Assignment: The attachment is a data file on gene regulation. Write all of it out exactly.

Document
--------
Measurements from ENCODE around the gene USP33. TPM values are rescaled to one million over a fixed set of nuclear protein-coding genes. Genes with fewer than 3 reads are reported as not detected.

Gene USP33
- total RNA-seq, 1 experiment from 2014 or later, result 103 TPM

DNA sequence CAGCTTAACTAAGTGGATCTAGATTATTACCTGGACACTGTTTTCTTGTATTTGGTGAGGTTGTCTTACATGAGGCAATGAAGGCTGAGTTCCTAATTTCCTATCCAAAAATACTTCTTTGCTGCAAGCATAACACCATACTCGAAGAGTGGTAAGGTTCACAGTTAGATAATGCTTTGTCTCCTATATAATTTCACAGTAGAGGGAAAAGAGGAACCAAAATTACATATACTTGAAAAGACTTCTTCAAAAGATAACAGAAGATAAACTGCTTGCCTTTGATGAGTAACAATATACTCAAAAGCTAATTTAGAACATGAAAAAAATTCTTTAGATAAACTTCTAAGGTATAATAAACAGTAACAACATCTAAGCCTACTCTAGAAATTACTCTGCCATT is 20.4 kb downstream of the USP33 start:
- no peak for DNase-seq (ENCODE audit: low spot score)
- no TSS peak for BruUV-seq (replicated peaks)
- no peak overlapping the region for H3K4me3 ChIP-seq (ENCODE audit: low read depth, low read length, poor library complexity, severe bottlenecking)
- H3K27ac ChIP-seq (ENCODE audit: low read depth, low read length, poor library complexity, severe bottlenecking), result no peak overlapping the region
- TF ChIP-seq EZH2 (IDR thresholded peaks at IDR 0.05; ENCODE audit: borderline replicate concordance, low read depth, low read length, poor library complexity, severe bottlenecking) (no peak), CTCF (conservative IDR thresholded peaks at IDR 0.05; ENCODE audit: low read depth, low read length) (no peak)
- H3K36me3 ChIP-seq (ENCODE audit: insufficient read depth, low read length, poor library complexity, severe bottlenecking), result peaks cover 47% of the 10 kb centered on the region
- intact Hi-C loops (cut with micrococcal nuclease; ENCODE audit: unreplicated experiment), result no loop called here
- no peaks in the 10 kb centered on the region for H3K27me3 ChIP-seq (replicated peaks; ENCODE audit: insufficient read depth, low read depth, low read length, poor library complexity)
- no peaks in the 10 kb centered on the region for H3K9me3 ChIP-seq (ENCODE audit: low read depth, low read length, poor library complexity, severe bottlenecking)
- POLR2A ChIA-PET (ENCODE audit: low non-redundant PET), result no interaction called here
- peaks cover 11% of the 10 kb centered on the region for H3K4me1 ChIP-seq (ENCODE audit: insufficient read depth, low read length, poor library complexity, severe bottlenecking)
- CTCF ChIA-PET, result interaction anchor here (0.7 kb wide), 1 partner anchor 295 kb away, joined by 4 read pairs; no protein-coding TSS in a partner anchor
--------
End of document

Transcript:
Measurements from ENCODE around the gene USP33. TPM values are rescaled to one million over a fixed set of nuclear protein-coding genes. Genes with fewer than 3 reads are reported as not detected.

Gene USP33
- total RNA-seq, 1 experiment from 2014 or later, result 103 TPM

DNA sequence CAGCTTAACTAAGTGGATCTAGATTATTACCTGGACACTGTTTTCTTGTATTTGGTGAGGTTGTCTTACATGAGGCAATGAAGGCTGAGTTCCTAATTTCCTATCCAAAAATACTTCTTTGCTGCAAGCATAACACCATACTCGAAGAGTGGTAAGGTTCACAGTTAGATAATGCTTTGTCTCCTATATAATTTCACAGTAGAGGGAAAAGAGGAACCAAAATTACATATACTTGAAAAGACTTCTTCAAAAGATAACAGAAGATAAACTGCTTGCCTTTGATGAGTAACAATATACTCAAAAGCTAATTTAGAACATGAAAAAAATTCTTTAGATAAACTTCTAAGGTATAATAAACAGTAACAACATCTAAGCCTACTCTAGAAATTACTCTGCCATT is 20.4 kb downstream of the USP33 start:
- no peak for DNase-seq (ENCODE audit: low spot score)
- no TSS peak for BruUV-seq (replicated peaks)
- no peak overlapping the region for H3K4me3 ChIP-seq (ENCODE audit: low read depth, low read length, poor library complexity, severe bottlenecking)
- H3K27ac ChIP-seq (ENCODE audit: low read depth, low read length, poor library complexity, severe bottlenecking), result no peak overlapping the region
- TF ChIP-seq EZH2 (IDR thresholded peaks at IDR 0.05; ENCODE audit: borderline replicate concordance, low read depth, low read length, poor library complexity, severe bottlenecking) (no peak), CTCF (conservative IDR thresholded peaks at IDR 0.05; ENCODE audit: low read depth, low read length) (no peak)
- H3K36me3 ChIP-seq (ENCODE audit: insufficient read depth, low read length, poor library complexity, severe bottlenecking), result peaks cover 47% of the 10 kb centered on the region
- intact Hi-C loops (cut with micrococcal nuclease; ENCODE audit: unreplicated experiment), result no loop called here
- no peaks in the 10 kb centered on the region for H3K27me3 ChIP-seq (replicated peaks; ENCODE audit: insufficient read depth, low read depth, low read length, poor library complexity)
- no peaks in the 10 kb centered on the region for H3K9me3 ChIP-seq (ENCODE audit: low read depth, low read length, poor library complexity, severe bottlenecking)
- POLR2A ChIA-PET (ENCODE audit: low non-redundant PET), result no interaction called here
- peaks cover 11% of the 10 kb centered on the region for H3K4me1 ChIP-seq (ENCODE audit: insufficient read depth, low read length, poor library complexity, severe bottlenecking)
- CTCF ChIA-PET, result interaction anchor here (0.7 kb wide), 1 partner anchor 295 kb away, joined by 4 read pairs; no protein-coding TSS in a partner anchor